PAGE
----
Ricochet Book Club discussion

So Long, See You Tomorrow
This topic is about So Long, See You Tomorrow
December Book Club Pick h/t Rob Long

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Kelly-Louise | 8 comments On the latest Ricochet podcast, James Lileks asked the question (paraphrased) "what piece of popular culture from the 20th century, if people understood it, they would understand you?"

Rob Long answered with William Maxwell's short (135 pages long) novel, So Long, See You Tomorrow. He added, "it's absolutely beautiful."

Who's up for making this the Ricochet Book Club selection for December?
So Long, See You Tomorrow

message 2: by Beth (new)

Beth | 7 comments Sounds good to me. I say that even after not getting to the last two books in time to contribute! But this one's short, so I have hope!

Peter (peterc99) | 32 comments Any of you who are Library of America members, it's in the Maxwell collection "Later Novels and Stories".

I will put it on my list for this month!

Casey (tomcasey) | 31 comments Mod
Good idea. I'm in.

Casey (tomcasey) | 31 comments Mod
Remind me... What did Rob say about this book?

Kelly-Louise | 8 comments At about 59:45 in the podcast, James asks the question, then talks about the different Star Trek series.

Then, at about 63:30 Rob interrupts him, James poses the question to him again, and at 64:00, Rob gives his answer. He doesn't really say much, just that it is his choice, and that it's beautiful.

Casey (tomcasey) | 31 comments Mod
Rob interrupts. .. that sounds familiar

Peter (peterc99) | 32 comments Well, Rob is right about this one. I would be fascinated to learn from him why this story in particular speaks to him so deeply. In any case, it is beautiful, and often so heartbreaking as to be almost tough to read. Worth every minute I spent. Thank you, Kelly-Louise, for the recommendation.

Kelly-Louise | 8 comments Yes, Peter, I just finished it too and am mulling over what to say in a review. Wow. It's compact, it's expertly crafted, it's heartbreaking, it's compassionate. It's compassionate not only because of how he treats each of the characters, including the murderer, but also because of the overarching theme of how the author is haunted for the rest of his life by how he didn't reach out to Cletus in that high school corridor. He feels it so deeply that he wants to go back, find out all he can, and then tell what it all may have been like from Cletus' perspective.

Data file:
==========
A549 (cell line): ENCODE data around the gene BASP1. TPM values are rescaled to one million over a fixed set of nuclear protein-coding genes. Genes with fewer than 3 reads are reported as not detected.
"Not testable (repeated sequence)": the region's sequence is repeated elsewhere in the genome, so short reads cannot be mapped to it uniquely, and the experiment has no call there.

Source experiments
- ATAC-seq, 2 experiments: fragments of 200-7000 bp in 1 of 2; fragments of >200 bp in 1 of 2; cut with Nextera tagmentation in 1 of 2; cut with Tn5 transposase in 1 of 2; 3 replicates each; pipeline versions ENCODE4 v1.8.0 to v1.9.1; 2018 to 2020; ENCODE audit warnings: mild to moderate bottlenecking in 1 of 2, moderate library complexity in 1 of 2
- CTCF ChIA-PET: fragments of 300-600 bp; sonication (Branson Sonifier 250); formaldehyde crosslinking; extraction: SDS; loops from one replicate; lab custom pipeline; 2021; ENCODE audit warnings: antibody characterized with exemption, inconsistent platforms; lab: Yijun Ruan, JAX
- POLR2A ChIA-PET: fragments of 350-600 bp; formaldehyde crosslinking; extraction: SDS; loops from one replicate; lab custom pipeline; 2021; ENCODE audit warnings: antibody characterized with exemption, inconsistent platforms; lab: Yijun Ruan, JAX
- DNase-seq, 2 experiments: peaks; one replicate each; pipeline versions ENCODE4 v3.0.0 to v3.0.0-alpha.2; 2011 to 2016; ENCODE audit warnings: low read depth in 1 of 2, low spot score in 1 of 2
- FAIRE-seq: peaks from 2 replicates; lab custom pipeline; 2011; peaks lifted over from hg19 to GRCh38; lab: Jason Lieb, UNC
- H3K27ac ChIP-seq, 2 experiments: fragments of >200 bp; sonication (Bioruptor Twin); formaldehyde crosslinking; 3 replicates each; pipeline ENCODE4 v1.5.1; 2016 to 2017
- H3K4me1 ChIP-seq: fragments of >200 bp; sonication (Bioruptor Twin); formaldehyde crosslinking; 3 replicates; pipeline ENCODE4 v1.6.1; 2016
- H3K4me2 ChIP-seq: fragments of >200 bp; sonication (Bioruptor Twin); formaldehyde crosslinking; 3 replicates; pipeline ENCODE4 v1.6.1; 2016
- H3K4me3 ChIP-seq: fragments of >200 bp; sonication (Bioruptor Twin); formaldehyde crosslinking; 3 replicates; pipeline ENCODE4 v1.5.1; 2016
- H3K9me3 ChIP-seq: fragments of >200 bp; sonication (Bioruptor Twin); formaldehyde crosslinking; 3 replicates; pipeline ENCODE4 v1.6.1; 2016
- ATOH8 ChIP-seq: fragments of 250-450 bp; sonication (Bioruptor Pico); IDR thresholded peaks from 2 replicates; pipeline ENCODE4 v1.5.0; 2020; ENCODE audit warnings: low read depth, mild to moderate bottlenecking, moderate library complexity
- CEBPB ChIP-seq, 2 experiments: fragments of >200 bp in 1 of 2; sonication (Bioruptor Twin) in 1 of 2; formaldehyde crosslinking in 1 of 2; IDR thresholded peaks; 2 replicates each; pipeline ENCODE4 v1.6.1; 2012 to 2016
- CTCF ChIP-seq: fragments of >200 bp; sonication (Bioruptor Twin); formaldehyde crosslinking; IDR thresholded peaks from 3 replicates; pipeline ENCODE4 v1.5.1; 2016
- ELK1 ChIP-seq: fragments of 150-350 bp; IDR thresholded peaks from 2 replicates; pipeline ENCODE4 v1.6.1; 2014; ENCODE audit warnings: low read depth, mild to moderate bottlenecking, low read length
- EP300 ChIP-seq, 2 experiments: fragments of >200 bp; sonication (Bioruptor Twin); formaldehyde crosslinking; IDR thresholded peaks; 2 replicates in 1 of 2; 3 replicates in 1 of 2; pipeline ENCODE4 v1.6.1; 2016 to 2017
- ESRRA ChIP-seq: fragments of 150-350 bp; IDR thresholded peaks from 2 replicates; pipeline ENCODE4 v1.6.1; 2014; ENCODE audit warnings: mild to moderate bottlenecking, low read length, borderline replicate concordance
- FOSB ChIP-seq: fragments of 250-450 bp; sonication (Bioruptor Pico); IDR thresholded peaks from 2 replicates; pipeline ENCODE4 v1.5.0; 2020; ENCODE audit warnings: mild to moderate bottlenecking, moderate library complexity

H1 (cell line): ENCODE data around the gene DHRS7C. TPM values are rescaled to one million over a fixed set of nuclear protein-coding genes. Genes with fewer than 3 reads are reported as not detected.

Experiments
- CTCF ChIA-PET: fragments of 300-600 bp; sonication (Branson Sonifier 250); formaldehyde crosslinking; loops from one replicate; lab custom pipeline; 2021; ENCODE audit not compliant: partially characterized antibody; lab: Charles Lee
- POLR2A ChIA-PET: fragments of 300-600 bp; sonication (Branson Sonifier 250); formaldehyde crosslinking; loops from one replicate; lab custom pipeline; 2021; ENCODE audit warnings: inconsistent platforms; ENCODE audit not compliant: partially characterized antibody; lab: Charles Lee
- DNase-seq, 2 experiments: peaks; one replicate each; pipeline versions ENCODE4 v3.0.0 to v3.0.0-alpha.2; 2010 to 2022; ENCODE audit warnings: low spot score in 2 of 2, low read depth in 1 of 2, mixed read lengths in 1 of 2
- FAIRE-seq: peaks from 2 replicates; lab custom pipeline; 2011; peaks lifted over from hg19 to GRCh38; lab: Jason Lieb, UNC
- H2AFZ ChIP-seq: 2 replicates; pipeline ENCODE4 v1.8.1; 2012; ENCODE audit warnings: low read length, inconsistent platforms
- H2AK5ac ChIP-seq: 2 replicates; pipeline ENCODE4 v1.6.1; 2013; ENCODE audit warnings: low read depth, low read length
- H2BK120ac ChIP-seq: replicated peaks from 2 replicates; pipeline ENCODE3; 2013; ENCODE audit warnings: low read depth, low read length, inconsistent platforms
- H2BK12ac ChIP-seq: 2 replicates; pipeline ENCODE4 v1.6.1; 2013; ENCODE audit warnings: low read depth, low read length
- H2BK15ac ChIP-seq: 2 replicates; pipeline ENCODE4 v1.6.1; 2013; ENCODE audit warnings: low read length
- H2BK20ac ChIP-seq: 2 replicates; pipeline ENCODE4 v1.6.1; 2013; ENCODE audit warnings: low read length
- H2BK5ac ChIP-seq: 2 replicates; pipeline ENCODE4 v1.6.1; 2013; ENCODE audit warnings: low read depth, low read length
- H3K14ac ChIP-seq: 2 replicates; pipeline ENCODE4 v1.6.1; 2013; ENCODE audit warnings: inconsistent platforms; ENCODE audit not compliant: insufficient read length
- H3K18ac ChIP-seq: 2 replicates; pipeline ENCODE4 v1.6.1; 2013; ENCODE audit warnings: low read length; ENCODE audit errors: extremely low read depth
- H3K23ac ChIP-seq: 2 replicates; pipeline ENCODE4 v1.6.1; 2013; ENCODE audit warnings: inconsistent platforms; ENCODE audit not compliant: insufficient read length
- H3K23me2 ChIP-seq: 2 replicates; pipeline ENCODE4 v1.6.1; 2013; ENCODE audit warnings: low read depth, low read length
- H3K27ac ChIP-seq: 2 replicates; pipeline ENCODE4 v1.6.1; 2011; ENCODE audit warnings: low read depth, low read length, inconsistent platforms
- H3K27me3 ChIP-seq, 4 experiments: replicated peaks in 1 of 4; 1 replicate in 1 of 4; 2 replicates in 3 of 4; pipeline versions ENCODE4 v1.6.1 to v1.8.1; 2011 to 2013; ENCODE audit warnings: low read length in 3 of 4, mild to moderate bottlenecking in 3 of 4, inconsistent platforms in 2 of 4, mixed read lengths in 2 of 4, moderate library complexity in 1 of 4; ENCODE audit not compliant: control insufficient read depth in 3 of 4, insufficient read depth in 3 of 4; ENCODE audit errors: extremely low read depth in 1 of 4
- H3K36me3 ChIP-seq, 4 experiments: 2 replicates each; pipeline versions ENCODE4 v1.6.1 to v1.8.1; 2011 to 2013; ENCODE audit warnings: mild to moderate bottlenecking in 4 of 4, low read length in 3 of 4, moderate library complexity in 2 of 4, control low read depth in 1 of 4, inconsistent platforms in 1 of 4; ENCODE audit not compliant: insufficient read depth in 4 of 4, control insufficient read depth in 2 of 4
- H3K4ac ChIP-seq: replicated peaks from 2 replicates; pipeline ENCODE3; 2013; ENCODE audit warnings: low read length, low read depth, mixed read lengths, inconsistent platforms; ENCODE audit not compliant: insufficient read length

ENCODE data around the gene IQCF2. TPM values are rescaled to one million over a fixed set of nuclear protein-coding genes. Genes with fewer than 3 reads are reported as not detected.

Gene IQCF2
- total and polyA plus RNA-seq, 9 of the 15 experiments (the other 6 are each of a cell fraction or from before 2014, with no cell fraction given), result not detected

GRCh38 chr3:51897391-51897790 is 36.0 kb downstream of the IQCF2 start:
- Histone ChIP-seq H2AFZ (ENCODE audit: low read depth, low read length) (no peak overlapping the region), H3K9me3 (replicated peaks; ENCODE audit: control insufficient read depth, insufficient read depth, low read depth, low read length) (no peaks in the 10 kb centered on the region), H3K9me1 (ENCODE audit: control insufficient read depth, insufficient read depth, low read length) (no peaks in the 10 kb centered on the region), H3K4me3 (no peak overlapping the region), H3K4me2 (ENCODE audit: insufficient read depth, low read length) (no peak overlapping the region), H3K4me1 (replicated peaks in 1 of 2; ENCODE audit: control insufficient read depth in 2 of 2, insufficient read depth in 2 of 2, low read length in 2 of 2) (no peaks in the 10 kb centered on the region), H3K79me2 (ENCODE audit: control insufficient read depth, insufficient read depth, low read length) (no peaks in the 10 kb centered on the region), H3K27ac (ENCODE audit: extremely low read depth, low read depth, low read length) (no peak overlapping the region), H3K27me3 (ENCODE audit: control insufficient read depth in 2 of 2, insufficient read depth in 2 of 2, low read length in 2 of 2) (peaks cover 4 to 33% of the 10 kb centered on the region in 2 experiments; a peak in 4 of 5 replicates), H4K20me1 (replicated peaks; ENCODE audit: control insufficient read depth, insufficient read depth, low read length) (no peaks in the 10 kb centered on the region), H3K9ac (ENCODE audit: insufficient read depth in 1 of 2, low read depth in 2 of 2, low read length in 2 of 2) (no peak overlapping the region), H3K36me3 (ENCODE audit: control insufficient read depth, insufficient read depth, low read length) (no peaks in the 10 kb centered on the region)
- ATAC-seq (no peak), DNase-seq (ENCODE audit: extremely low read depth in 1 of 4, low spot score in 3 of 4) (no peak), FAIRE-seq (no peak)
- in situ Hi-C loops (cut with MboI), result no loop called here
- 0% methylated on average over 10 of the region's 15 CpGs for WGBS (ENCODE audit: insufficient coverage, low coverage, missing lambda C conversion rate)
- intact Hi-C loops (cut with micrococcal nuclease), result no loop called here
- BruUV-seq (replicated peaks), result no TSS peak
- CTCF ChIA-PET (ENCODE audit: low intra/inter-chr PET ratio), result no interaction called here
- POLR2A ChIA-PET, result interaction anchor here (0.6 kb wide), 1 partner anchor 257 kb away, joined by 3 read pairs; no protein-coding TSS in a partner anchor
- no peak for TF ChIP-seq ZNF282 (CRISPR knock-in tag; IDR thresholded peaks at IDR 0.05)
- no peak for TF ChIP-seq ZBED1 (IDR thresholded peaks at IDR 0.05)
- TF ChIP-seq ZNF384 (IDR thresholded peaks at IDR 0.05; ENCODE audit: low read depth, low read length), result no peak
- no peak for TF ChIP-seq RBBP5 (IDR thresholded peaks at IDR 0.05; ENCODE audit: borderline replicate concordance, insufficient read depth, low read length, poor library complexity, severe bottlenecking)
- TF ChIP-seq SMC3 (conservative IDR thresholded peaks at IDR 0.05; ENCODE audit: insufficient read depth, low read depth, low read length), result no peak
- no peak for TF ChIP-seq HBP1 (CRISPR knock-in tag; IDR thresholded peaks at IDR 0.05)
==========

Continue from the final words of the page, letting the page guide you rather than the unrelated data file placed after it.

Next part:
Wasn't this book somewhat autobiographical? If so, you hope with all your heart that "Cletus" (we know that's not his real name) stumbled upon this book and recognized it as the heartfelt apology that it was.

I can't help but wonder how had I never heard of this book before. I'm so glad I tuned in to the podcast to hear Rob bring it up.

There are a lot of other angles from which we can discuss this one. What did everyone else think? When you've finished, please check in and let us know!

Peter (peterc99) | 32 comments
"He said silently (but nevertheless wanting to be heard) Clarence, you ought not to trust me… half expecting Clarence to answer Why not? If Clarence had, then he would have said Because all my life I've been a stranger to myself."

That one got me.

message 11: by Beth (new)

Beth | 7 comments I thought that Maxwell did a terrific job of intertwining so many life lessons that we usually only learn in retrospect, as he (or the narrator)did. I enjoyed his writing style very much and would like to read more of his work.

message 12: by Stephen (last edited Dec 27, 2013 05:52AM) (new) - added it

Stephen Gilman | 18 comments "what piece of popular culture from the 20th century, if people understood it, they would understand you?"

For me, it would be:

1) The Hitchhiker's Guide To The Galaxy, which greatly shaped my conception of human nature,

2) The Death of Common Sense by Philip K. Howard, which greatly shaped my antipathy towards bureaucracy and technocracy, and

3) Boom, Bust and Echo by David Foot, and Freakonomics by Steven Levitt, which greatly shaped my conception of how immutable natural demographic forces and economic truths shape nearly every aspect of human society.

Casey (tomcasey) | 31 comments Mod
Can't believe I had never hard of this book before. Rich. So much so that I'm not sure where to begin. Good choice.

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